HACCP Food Safety

For those working in the food industry the acronym “HACCP” has become well known, if not widely understood. HACCP stands for Hazard Analysis Critical Control Points and dates from the development of manned space flight in the 1960’s.

NASA was concerned about the risk of food poisoning to astronauts travelling to the Moon, and developed the HACCP Food Safety system in conjunction with the food manufacturing giant Pilsbury.

Before the introduction of the HACCP Food Safety system, post-production sampling ensured the quality and safety of manufactured food. A certain (small) percentage of the food produced was submitted for microbiological examination, if this proved satisfactory the batch was then released for sale. By definition sampling could not guarantee the safety of the whole batch, only the portion that had been sampled.
The use of HACCP Food Safety procedures was intended to ensure that all the food produced was safe to eat. HACCP Food Safety achieves this by identifying the stages in food production that are critical for food safety. The critical points are those where, if something goes wrong in the process, consumers may become ill if they eat the food produced.

An example of a “Critical Point” might be the baking stage in the production of meat pies. The raw meat may contain food poisoning bacteria, which will only be destroyed if a sufficiently high temperature is reached. In a HACCP Food Safety system the temperature of the pies would be routinely monitored and if it fell below that required to kill dangerous bacteria further baking would then take place. The monitoring of the temperatures would be recorded in writing.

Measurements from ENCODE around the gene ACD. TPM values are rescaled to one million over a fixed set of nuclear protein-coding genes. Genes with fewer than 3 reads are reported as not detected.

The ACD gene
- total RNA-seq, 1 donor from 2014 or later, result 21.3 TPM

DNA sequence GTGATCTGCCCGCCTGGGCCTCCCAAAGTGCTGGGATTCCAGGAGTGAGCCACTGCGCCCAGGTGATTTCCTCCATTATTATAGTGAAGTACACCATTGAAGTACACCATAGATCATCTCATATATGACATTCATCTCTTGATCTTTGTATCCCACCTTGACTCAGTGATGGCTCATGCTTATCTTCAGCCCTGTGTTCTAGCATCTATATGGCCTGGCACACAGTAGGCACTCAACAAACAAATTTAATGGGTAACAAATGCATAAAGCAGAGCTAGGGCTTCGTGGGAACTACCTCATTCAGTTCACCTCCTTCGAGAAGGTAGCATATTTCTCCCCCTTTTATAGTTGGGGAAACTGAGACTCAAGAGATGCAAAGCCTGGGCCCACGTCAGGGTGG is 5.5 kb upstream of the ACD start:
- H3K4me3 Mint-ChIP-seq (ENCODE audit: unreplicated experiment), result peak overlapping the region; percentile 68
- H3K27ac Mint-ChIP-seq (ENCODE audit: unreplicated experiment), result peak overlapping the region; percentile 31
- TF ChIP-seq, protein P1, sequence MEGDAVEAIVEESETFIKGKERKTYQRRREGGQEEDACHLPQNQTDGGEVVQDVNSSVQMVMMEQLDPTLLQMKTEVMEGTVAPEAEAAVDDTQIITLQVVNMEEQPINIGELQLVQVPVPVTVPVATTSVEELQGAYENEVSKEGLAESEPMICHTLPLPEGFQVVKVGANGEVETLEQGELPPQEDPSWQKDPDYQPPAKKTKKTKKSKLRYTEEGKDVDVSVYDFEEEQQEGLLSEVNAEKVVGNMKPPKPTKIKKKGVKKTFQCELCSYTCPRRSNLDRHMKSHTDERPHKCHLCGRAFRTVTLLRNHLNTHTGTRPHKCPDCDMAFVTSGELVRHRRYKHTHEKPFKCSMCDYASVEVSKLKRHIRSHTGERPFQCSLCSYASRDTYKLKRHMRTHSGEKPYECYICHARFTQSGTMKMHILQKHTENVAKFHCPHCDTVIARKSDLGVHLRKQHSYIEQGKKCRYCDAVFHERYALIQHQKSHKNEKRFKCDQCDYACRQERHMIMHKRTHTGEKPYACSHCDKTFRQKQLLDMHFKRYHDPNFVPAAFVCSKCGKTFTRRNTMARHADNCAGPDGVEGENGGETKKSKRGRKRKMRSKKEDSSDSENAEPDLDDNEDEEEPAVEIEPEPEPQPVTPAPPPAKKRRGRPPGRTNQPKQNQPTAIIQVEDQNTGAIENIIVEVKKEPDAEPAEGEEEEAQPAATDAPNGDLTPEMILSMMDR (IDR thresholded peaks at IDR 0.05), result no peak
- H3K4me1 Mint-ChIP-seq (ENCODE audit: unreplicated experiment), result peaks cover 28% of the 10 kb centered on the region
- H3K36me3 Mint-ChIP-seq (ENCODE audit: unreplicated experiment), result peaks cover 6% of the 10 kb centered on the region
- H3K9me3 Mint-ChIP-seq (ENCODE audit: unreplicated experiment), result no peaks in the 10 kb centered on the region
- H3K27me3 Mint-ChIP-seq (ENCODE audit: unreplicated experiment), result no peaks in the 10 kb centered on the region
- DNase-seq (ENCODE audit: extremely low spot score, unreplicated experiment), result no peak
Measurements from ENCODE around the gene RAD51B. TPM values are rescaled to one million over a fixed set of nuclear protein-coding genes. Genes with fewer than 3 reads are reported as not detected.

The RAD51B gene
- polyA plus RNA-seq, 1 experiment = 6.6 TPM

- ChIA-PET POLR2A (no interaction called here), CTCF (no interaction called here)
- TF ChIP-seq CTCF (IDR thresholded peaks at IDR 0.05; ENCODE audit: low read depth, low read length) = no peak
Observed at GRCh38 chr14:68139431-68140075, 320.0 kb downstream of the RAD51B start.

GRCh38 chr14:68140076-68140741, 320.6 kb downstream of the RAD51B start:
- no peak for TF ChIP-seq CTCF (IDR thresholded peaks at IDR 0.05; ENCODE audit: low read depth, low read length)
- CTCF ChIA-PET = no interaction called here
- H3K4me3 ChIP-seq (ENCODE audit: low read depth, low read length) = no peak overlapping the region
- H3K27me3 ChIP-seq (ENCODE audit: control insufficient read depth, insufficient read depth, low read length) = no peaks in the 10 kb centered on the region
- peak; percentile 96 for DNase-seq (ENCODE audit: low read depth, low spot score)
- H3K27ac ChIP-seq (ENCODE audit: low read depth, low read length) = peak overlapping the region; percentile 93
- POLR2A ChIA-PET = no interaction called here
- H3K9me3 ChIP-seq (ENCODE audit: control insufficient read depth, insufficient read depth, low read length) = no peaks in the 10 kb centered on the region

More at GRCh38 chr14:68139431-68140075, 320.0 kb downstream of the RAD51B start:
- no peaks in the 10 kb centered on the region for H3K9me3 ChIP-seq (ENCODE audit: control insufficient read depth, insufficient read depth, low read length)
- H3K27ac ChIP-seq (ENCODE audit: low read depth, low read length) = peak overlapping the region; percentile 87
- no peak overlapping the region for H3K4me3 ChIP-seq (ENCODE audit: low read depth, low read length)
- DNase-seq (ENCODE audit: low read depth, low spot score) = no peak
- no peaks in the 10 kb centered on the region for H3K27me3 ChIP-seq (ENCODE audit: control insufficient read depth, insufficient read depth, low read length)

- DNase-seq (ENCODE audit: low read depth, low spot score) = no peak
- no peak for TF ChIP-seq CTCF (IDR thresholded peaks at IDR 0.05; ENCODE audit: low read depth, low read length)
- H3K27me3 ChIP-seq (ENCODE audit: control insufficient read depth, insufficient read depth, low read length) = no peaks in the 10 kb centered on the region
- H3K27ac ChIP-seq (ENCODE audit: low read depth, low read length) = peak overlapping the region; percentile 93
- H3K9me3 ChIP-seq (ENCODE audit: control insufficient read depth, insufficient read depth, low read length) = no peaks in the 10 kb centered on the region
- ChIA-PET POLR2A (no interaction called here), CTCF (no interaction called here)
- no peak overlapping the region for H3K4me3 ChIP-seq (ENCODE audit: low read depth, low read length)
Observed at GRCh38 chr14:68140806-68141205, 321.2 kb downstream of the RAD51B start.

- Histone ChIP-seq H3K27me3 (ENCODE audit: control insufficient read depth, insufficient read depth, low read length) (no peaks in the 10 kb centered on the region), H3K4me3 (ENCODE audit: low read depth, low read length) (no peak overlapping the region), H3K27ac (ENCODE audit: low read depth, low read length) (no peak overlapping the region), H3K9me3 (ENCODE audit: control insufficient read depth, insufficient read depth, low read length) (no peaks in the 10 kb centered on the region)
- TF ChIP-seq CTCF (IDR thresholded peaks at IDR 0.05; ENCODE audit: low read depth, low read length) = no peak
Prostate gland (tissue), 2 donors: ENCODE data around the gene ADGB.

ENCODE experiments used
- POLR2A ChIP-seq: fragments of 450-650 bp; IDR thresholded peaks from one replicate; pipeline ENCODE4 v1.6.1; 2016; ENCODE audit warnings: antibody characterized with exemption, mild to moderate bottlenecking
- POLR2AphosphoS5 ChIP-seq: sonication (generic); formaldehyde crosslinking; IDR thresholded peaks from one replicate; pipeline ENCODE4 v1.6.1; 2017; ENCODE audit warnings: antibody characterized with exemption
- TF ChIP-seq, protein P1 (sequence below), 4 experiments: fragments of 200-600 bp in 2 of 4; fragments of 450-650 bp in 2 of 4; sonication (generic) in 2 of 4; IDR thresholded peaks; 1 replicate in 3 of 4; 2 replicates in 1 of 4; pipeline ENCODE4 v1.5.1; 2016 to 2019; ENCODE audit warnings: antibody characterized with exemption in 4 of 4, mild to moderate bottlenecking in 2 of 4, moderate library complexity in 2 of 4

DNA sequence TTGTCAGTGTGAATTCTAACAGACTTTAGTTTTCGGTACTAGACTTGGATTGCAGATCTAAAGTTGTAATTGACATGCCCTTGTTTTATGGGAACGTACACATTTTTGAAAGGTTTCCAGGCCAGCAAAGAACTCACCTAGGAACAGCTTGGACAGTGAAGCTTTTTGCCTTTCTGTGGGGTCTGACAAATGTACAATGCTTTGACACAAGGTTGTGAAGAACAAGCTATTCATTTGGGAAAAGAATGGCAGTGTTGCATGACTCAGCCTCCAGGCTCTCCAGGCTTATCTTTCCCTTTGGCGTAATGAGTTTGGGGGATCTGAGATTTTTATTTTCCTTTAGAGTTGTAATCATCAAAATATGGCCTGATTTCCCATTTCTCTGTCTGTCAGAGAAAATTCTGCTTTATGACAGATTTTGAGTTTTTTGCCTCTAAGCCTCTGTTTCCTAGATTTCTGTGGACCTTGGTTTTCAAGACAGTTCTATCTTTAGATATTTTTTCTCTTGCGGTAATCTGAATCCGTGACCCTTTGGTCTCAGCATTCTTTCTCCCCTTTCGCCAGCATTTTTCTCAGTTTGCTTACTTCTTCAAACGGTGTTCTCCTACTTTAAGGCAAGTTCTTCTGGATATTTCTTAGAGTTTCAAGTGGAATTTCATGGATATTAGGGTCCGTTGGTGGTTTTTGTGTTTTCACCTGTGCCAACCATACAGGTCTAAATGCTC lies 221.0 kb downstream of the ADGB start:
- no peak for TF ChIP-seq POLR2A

It was quickly realised that HACCP Food Safety was a far better way of ensuring the production of safe food than the old system of post-production food sampling. So its use spread rapidly to large food manufacturers, firstly in the USA and then across the world.

In recent years there have been attempts to introduce HACCP Food Safety procedures into smaller businesses such as caterers and retail outlets. Such food business often lack the staff experienced in the introduction of formalised food safety procedures and the initials HACCP has sometimes been thought to stand for “Have a Cup of Coffee and Panic.”

Despite the reluctance of many small businesses to embrace HACCP Food Safety it has now become a requirement in most food businesses across the European Union. To aid smaller businesses to meet their legal obligations simplified HACCP Food Safety systems such as “Assured Safe Catering”, “Safer Food Better Business” and in Scotland “Cook Safe” and “Retail Safe” have been developed.

There can be little doubt that one of the unexpected results of man landing on the Moon, HACCP Food Safety systems, has made a major contribution to food safety and will need to become embedded in the way all food businesses are run, if food poisoning cases are to be reduced.